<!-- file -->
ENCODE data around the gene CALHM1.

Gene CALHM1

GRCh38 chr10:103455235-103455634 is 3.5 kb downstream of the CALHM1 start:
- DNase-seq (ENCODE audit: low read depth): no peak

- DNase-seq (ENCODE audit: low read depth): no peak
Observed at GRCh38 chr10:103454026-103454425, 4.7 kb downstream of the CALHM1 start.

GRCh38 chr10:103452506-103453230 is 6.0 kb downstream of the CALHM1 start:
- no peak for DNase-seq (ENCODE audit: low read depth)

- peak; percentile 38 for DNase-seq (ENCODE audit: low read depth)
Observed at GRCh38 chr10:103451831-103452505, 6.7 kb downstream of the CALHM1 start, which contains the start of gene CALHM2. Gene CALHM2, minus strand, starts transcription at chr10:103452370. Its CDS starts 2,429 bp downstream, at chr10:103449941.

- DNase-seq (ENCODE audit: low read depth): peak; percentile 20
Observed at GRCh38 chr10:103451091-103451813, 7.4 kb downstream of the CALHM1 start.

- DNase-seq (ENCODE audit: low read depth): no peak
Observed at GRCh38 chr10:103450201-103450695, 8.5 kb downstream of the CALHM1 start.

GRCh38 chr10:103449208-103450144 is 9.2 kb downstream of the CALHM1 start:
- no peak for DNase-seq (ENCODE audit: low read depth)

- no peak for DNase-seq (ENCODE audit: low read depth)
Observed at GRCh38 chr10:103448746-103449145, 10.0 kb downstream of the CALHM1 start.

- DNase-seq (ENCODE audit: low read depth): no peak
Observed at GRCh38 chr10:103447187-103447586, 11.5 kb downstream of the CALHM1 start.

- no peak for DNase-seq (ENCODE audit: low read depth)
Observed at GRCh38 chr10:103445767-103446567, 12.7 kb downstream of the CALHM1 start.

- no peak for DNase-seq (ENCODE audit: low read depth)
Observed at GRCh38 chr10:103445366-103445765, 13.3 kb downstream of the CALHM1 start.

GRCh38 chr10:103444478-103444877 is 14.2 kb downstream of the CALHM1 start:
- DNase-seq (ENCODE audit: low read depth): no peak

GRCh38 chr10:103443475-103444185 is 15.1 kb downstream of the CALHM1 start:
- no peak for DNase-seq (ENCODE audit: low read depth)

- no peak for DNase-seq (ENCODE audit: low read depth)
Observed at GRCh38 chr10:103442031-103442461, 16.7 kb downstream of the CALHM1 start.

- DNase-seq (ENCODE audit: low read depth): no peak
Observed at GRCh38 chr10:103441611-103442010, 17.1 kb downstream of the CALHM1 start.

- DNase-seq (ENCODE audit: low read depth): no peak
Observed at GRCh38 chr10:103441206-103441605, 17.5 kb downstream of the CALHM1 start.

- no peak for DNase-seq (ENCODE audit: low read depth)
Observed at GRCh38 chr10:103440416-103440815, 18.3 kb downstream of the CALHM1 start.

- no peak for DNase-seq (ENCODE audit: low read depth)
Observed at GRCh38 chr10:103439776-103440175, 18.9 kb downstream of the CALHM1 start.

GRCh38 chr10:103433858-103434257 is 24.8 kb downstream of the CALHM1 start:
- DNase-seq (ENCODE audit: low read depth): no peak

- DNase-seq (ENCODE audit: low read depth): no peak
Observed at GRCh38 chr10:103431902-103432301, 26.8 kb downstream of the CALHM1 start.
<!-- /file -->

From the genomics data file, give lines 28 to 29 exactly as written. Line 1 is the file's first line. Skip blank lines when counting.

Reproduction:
- no peak for DNase-seq (ENCODE audit: low read depth)

- no peak for DNase-seq (ENCODE audit: low read depth)